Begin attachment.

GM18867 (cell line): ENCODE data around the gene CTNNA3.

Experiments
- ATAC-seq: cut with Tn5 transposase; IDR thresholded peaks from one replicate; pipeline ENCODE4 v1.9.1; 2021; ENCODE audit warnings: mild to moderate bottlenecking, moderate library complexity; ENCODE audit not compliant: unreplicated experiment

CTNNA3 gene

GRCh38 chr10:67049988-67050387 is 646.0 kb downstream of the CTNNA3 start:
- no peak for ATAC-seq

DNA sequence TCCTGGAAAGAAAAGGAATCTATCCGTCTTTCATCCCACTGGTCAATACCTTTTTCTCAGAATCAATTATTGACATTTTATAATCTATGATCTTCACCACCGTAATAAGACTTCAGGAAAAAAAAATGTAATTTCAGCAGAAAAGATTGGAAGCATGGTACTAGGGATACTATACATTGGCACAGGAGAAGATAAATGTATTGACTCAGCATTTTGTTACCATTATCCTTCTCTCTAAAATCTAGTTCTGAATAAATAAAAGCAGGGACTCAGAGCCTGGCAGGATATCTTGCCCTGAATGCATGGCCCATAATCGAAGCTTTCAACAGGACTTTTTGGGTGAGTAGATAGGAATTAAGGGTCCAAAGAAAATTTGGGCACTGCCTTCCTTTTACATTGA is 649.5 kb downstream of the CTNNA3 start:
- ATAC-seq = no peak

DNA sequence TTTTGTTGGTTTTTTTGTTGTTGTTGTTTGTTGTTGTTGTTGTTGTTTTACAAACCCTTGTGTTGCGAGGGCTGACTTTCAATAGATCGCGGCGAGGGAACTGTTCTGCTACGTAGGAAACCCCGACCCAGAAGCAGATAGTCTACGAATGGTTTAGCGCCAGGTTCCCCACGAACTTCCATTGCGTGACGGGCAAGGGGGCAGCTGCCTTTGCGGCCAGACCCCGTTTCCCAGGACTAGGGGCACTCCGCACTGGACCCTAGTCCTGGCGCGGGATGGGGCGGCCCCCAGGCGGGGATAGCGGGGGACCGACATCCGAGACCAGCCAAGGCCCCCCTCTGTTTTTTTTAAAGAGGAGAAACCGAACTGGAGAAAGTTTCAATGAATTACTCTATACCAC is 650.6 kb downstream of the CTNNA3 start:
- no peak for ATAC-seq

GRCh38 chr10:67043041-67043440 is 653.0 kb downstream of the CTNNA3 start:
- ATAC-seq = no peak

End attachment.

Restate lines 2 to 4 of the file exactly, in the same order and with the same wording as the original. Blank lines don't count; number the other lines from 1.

Experiments
- ATAC-seq: cut with Tn5 transposase; IDR thresholded peaks from one replicate; pipeline ENCODE4 v1.9.1; 2021; ENCODE audit warnings: mild to moderate bottlenecking, moderate library complexity; ENCODE audit not compliant: unreplicated experiment

CTNNA3 gene